Early Development in Moraga from 1914-1964

Edited by Susan Sperry

Under the supervision of James Irvine, California’s most powerful entrepreneur, the Moraga Company was the first to develop parts of the Rancho Laguna de Los Palos Colorados (the Rancho) into agriculture commercial centers and residential subdivisions. Land not under cultivation was marked for real estate through the sale of property to developers and subdividers by the company. In 1912 Robert Burgess became Irvine’s selling agent for 500 acres that had been set aside for a townsite to be known as “Moraga”. When the Oakland, Antioch and Eastern Railway was completed in 1913, development became a possibility, and thus began the first real estate venture!

Frank Draeger Surveying

Plans were drawn up to carve part of the Rancho into 200 lots but only one was sold. The project failed! Burgess then began to draw up the Rancho into lots. In 1914, he proposed a 400-acre subdivision on what is now the eastern portion of St. Mary’ College, calling it Moraga Country Club. This project failed! Valle Vista became a reality in 1914, only to be bought by the East Bay Water Company in 1923 to construct the San Leandro Reservoir.

Irvine’s next project was initiated in 1914 and turned the “old timers” section of Moraga into ranchettes, now known as Orchard Dell. A large parcel southeast of Camino Pablo owned by Charles Hooper was sold to John Metzler Carr for his son Alfred J. Carr and his son-in-law, Frank G. Sanders. In 1914, Irvine moved the ranch operations from Burton Valley to the Morage Townsite to create a commercial center to supply the physical and social needs of the Portuguese sharecroppers and farm owners. The Moraga Hotel had been built to draw attention to the Moraga Company’s Rancho subdivisions and the area.

In 1923 Irvine paved the Bryant-Martinez Highway (now Country Club Drive) to make the area more accessible to potential buyers. To enhance the image of Moraga, and make it look like a well-established-community, Irvine offered 100-acre parcels of land to St. Mary’s and Holy Names colleges.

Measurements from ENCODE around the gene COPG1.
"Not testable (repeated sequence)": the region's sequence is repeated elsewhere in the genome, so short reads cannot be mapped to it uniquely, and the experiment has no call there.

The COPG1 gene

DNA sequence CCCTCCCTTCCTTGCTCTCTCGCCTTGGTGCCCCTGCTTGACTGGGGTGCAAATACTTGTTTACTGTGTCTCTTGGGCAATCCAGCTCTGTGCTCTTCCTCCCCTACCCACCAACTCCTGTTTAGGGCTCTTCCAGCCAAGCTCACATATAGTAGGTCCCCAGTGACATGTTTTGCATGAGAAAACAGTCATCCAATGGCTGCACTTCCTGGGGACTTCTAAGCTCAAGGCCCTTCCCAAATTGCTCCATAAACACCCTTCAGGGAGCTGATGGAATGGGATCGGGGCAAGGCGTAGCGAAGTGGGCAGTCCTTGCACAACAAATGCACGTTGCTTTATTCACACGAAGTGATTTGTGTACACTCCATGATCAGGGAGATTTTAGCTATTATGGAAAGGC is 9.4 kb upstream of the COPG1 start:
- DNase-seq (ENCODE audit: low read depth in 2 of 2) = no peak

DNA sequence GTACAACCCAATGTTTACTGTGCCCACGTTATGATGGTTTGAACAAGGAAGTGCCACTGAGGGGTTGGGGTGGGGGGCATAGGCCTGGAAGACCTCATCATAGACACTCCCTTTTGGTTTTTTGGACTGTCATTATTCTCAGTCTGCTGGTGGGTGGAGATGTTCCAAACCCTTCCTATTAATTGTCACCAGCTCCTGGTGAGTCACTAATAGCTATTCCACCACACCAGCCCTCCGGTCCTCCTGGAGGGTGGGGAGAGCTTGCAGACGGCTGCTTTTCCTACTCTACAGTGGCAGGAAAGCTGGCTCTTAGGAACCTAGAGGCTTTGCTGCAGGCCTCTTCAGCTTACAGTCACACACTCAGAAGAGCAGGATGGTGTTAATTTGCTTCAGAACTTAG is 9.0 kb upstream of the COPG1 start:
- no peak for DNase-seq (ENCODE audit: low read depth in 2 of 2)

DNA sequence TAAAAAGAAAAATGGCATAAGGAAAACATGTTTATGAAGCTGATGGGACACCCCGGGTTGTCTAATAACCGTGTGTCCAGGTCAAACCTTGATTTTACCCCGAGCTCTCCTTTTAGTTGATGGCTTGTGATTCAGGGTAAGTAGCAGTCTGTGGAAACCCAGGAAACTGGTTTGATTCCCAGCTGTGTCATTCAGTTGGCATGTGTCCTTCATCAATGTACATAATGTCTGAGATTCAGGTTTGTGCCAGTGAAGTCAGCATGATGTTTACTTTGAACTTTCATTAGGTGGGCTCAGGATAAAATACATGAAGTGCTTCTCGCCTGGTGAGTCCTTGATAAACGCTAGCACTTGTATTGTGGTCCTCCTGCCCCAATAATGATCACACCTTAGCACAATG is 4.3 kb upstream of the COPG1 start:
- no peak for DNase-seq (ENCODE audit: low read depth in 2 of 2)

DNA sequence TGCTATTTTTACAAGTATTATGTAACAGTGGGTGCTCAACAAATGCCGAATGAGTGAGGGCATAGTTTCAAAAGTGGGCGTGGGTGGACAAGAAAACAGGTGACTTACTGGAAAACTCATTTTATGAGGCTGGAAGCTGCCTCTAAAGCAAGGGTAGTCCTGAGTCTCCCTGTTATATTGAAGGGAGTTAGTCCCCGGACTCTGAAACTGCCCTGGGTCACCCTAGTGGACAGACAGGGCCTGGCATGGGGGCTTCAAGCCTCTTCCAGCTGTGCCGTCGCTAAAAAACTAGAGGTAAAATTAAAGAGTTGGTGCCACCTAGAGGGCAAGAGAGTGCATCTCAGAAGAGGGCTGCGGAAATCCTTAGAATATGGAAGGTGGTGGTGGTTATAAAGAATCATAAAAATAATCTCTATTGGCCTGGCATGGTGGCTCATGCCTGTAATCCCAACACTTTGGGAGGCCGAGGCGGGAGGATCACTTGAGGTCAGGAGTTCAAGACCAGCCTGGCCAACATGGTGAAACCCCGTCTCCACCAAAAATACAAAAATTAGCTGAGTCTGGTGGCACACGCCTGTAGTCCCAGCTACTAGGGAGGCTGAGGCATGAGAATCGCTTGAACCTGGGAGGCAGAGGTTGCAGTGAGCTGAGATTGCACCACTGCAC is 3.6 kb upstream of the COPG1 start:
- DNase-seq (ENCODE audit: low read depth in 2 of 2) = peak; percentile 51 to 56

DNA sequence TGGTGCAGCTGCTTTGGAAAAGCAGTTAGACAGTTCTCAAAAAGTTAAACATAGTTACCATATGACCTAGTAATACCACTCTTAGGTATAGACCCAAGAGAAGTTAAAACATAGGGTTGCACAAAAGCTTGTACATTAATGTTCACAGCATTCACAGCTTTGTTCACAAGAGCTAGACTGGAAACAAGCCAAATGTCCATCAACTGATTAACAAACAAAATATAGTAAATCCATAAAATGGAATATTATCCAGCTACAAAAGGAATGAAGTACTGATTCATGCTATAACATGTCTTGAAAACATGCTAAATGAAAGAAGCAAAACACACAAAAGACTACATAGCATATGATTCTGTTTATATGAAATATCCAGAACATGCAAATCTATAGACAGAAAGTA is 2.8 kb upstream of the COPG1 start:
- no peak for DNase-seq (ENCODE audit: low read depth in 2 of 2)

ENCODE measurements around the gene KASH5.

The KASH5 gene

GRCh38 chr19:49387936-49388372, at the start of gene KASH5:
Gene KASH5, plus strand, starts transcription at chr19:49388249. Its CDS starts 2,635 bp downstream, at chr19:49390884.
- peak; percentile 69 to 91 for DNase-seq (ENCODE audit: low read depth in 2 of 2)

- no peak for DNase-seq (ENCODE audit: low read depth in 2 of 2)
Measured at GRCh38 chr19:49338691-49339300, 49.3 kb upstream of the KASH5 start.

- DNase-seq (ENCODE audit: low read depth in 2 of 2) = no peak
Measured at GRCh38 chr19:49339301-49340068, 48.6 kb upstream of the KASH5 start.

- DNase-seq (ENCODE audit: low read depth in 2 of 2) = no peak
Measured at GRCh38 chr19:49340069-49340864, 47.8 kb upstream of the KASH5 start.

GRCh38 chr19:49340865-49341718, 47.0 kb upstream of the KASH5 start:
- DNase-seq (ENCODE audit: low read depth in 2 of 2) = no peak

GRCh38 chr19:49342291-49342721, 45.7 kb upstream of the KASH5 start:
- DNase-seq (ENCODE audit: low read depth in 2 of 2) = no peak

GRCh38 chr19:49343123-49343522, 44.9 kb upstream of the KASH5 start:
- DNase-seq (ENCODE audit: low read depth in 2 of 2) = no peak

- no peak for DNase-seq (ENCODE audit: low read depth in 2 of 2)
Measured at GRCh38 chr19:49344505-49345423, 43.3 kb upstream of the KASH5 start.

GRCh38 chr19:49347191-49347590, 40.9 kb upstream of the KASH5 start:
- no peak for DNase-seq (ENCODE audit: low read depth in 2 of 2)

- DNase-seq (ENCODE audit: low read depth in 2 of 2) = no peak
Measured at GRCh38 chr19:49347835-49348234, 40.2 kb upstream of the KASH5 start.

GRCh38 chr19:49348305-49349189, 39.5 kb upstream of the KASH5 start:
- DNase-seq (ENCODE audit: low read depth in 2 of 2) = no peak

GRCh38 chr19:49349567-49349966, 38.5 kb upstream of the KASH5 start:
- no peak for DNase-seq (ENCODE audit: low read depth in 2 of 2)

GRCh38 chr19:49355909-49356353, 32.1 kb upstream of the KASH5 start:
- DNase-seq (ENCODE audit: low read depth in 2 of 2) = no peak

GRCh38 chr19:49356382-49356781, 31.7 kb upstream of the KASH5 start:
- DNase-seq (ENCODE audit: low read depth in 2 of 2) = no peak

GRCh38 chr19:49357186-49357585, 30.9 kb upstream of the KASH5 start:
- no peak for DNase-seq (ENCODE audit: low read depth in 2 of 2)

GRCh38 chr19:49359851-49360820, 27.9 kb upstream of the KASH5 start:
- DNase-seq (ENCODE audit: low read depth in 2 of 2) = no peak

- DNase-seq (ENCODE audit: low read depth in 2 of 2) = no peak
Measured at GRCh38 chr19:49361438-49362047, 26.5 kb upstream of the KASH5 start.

In 1928 another master plan was developed with bridle and bicycle trails, major boulevards, home sites, shopping centers and a golf course, even an airstrip. The stock market crash in 1929 and the Depression halted this plan!

In 1936 fifteen tracts were developed in Orinda, ten in Moraga and one in Canyon. After World War II, the Moraga Company went back to selling its land to developers. Next, Irvine tried to promote the idea of the United Nations headquarters in Moraga-Lafayette, only to have John D. Rockefeller fund the purchase of 6 blocks in New York City! The opening of the Caldecott Tunnel in 1937 promoted more movement through the tunnel to Orinda and Moraga.

During 1945-1947 Irvine continued to sell chunks of the Rancho lands to individual developers. In 1947 James Irvine died while on a fishing trip in Montana, and the Moraga Company presidency was turned over to Senator Breed and the original directors. Initially Donald Rheem had a deal to purchase the Moraga Company but it fell through when a shareholder refused to transfer his shares. Through the persistent work of realtor Ed Wallace a new buyer was found and on December 21, 1953 the company was sold to Utah Construction and Mining Company.

In 1949 Donald Rheem had developed his first residential development known as Rheem Highlands on Rheem Blvd on property he had purchased in 1936, followed by thirteen more subdivisions from 1955 to 1961. A theater was constructed in 1957, and 1964 saw the construction of the Rheem Center.
Utah Construction and Mining Company continued to subdivide the Rancho lands. In 1964 Transamerica purchased a parcel of land from Utah and constructed Miramonte Gardens.

In the early 1960’s Utah decided to reroute roads in the Moraga Townsite area to accommodate a regional shopping center. Frank Draeger’s firm drew up plans rerouting Moraga Road to provide additional level land for the Moraga Center. Utah applied to the County to rezone the area for retail business and the Board of Supervisors agreed to the rezoning. When rezoning of several parcels in the area was complete and construction had begun in 1962, Utah decided not to develop the center and sold the 108-acre Moraga Center to Russell J. Bruzzone in 1964.

1914 Old Moraga Town Site as it looked in 1971

The Moraga Historical Society has created an Old Moraga Town Site Walking Tour which includes stops at key surviving sites from the original 1914 Moraga Town plan.